Yet some things haven’t changed. A woman in pants is a 20th century invention that’s accepted today, but a man in a dress is still an oddity that will occasion repulsion in both sexes. Men don’t carry purses either — no matter how many times those who run the fashion industry try to push European handbags on us.
Masculine and feminine were not, however, simply created out of thin air. They were tied to sex — which is a different matter altogether than gender.
Sex is more rigidly defined by science. It is chromosomal. In our most common situation, female humans have XX chromosomes and male humans have XY chromosomes.
Sure, there are some rare situations that involve unusual chromosomes. Yet they don’t affect sex. Turner Syndrome is someone with one X chromosome, but that person is still female. XXX-females are still females. Klinefelter Syndrome has males with XXY chromosomes who show some female traits, but their sex is still male. Swyer Syndrome is a person whose genitalia does not perfectly match the chromosomes, but their sex is not in issue.
For the above rare medical instances, we, of course, should be open to accommodations. For now, however, we’re dealing with the huge majority of everyone else.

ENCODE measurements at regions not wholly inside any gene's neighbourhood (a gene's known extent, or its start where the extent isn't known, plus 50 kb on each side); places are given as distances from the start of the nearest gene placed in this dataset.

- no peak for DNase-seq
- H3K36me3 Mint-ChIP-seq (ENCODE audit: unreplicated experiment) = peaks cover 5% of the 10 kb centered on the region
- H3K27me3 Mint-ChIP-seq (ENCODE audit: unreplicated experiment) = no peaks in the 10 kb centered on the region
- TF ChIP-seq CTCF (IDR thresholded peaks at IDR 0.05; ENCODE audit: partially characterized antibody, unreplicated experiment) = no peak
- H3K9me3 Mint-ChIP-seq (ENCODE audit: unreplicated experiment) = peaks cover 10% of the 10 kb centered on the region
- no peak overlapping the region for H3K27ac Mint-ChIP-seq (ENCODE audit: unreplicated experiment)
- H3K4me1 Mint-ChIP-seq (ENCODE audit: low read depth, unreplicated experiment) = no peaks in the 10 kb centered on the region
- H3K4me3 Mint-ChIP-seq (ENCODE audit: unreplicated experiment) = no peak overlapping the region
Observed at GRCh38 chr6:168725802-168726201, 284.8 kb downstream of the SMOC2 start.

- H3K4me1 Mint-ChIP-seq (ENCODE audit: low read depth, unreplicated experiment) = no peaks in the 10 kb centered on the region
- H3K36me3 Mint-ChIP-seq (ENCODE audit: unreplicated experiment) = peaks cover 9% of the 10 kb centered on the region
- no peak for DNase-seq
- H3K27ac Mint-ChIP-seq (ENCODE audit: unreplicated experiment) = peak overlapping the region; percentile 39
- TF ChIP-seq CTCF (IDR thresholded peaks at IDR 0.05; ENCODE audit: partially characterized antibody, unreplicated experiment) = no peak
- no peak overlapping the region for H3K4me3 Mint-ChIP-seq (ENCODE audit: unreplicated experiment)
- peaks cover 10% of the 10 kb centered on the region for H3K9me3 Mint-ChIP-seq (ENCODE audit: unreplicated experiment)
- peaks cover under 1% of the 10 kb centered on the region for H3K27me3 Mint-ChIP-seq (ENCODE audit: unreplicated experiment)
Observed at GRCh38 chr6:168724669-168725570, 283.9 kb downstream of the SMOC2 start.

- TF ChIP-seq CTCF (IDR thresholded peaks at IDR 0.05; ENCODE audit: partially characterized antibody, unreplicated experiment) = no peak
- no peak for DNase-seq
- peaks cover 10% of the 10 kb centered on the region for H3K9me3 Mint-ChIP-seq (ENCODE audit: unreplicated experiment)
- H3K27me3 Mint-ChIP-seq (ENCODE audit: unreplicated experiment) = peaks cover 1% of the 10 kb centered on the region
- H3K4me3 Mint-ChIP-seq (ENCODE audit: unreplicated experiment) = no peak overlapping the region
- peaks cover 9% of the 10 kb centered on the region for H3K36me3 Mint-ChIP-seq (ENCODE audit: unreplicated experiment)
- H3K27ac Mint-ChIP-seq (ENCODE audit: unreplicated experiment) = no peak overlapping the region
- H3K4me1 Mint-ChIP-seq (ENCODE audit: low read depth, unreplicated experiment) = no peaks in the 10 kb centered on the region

The science is clear on the rest of the human race. XX is a female and XY is a male.
Is Caitlyn (nee Bruce) Jenner a woman? No. The definition of ‘woman‘ has always been tied to female in every medical reference you’d like to check. ‘Man’ is similarly associated with the science of being male.
I owe Caitlyn Jenner dignity and respect. A man should be called what he wants to be called. I’ll use Caitlyn. I owe Jenner that.
I don’t owe Caitlyn an ignorance of science. That would be asking too much of me. Caitlyn is, scientifically, a man. He can lop anything off and sew anything on, but not change chromosomes. It is an imposition upon me (and quite rude I might add) for Caitlyn to insist that I ignore science. I don’t owe that to Caitlyn or anyone else.
The same is true of the pronouns “he” and “she.” They have been connected to the scientifically established male and female. I don’t owe Jenner a “she” in place of “he,” as that denies the science of the matter.
I wonder too about the idea of someone like Jenner being able to finally “be himself” (or herself, as he would have it). Isn’t that the opposite of what is going on here? Bruce Jenner is not being himself – he’s a man. He’s trying to change himself. Is this not antithetical to the stated idea of “be yourself” or “be who you are?” He is trying to change who he is. A gay man is still a man and a gay woman still a woman.
Culturally, I might be able to accept a feminized man or a masculinized woman. I can acknowledge that. Don’t ask me to deny science and agree a man is a woman because he wishes it to be.
A question for Claire Berlinski regarding the Ricochet Code of Conduct: We live by a different creed here on Ricochet. We go out of our way to treat others with dignity and respect. What will be the Ricochet rule on pronouns here? On our august, civil and well-mannered website, will we have a rule on calling Caitlyn Jenner a he or she?